What, exactly, is arranging? How is it different from composing and production? And why should songwriters care about it?
In short, it is your secret weapon for making songs more powerful.
You don’t have to be a veteran songwriter with a library of original material under your belt to write your own arrangements, either—you just need the motivation to get creative with your music.
Want to get started? Well, SMT teacher and composer Ethan Foote will be teaching a weekly “Arranging for Songwriters” workshop on Wednesdays from February 17th to March 10th.
In the upcoming workshop, Ethan will give you the tools you need to enhance your music and songwriting through the process of arranging. In addition to exploring your own songs alongside arrangements you know and love, you’ll also be examining elements like instrumentation, harmonization, and structure so you can better understand how to use them to your advantage.
Click here to register for Ethan’s workshop—or watch the video below to hear Ethan talk about the magic of arranging.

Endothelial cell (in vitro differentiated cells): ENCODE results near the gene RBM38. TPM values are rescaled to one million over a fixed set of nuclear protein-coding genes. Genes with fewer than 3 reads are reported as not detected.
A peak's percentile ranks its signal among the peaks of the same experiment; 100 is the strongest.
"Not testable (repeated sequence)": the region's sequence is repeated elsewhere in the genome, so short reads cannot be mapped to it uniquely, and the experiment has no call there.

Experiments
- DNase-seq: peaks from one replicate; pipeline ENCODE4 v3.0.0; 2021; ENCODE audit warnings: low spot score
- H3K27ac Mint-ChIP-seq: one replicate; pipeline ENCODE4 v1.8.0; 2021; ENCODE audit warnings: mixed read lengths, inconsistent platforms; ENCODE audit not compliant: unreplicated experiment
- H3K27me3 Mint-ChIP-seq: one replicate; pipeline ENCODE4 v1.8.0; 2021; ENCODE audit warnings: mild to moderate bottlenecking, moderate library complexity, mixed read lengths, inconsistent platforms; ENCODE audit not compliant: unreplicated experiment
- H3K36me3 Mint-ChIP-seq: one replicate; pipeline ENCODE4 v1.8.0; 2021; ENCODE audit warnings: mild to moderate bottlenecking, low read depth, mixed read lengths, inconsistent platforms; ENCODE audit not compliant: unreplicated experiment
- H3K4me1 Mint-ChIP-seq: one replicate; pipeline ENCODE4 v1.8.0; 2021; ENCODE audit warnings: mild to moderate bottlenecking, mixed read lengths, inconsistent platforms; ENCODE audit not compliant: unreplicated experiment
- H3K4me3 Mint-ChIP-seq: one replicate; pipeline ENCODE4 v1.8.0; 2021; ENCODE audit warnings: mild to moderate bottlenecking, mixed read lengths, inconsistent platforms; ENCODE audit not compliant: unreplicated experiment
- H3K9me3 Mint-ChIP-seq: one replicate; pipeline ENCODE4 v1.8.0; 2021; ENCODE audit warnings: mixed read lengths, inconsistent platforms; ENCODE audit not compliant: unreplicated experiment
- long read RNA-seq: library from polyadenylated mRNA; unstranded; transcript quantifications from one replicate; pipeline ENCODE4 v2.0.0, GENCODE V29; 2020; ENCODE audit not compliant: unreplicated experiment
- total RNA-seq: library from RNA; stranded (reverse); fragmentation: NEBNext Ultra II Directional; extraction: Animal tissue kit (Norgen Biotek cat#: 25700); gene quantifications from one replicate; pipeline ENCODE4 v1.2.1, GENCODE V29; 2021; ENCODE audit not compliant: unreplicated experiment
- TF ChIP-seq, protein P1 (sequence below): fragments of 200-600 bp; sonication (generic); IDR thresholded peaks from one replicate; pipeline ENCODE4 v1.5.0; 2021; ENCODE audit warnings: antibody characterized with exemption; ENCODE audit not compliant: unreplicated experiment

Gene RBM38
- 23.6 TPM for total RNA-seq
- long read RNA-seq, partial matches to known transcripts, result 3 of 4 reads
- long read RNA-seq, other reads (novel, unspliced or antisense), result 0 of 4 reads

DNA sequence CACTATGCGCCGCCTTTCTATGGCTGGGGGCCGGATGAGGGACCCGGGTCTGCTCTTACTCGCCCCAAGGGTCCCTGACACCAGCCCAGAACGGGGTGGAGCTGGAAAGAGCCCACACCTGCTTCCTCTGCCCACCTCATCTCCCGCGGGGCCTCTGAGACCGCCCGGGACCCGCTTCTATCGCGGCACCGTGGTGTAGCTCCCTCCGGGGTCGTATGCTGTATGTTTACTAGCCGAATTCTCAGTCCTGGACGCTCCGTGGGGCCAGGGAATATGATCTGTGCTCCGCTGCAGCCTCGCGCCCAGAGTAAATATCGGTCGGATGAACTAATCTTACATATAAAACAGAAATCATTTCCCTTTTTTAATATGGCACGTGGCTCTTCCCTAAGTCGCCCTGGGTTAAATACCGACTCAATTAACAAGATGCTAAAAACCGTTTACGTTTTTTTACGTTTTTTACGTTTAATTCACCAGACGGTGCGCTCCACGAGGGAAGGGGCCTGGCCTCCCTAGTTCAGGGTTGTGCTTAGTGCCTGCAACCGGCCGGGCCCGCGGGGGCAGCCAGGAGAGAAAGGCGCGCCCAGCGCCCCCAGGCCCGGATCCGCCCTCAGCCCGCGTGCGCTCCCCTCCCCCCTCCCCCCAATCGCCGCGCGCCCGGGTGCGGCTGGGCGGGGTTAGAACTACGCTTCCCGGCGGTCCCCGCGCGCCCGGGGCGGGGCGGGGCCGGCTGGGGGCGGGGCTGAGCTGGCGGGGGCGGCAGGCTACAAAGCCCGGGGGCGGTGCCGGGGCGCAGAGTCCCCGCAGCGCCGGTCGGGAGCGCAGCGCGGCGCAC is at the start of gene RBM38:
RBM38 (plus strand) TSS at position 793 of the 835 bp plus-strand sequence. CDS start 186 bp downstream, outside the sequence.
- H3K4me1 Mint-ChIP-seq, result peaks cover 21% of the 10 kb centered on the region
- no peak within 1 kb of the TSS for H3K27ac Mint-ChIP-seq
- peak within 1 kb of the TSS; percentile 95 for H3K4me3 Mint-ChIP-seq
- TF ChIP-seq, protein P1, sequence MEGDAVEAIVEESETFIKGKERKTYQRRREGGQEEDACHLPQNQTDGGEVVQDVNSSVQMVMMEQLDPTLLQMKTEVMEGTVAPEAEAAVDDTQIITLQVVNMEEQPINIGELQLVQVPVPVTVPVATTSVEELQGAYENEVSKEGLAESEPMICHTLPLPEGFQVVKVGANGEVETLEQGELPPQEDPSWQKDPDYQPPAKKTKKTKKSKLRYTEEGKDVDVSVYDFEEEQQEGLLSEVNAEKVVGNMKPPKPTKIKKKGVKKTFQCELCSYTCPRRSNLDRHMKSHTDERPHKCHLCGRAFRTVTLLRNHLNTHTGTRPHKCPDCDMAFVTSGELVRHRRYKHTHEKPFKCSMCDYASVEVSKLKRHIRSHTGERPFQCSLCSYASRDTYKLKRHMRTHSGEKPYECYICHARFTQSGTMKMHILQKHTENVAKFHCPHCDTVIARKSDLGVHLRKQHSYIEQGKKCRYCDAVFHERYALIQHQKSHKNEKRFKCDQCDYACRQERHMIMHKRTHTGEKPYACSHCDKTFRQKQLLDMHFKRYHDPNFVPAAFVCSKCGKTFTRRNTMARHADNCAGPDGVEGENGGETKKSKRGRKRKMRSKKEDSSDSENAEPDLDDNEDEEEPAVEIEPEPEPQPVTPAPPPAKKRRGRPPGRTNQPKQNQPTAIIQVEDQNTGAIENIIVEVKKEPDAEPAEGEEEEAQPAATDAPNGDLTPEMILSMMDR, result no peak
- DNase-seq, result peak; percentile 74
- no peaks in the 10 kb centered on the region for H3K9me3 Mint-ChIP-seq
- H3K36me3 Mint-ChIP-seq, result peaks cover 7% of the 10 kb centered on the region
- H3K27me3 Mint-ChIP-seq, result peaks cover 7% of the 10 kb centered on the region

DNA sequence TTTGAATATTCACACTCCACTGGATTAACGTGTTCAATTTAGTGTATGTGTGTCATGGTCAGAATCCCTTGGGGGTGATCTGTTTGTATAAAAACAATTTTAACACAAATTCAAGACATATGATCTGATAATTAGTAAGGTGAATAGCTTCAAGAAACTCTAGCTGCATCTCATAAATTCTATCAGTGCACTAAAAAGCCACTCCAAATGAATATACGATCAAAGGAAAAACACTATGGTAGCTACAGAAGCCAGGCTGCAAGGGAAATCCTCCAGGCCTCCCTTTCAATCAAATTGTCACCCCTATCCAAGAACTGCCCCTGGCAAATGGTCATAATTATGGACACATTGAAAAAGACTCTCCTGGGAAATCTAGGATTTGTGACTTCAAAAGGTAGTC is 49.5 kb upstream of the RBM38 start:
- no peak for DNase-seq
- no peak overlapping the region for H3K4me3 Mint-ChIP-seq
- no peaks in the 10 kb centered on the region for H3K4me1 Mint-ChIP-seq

Ethan Foote is a composer and performer of concert music, rooted in the traditions of jazz, Western classical, and folk. He writes and plays in many contexts, including theatre and interdisciplinary art. While studying Literature and Philosophy at Oberlin College (BA 2010), Ethan played in jazz ensembles, attended concerts of classical and contemporary music, and took classes in music theory and music history. He is currently pursuing a Masters of Fine Arts in music composition at Vermont College of Fine Arts. Ethan teaches double bass, bass guitar, acoustic and electric six-string and 12-string guitar, and cello. Visit his website to learn more.
Background song “Cypress” by Marian McLaughlin
Arrangement for bassoon, flute, and clarinet by Ethan Foote
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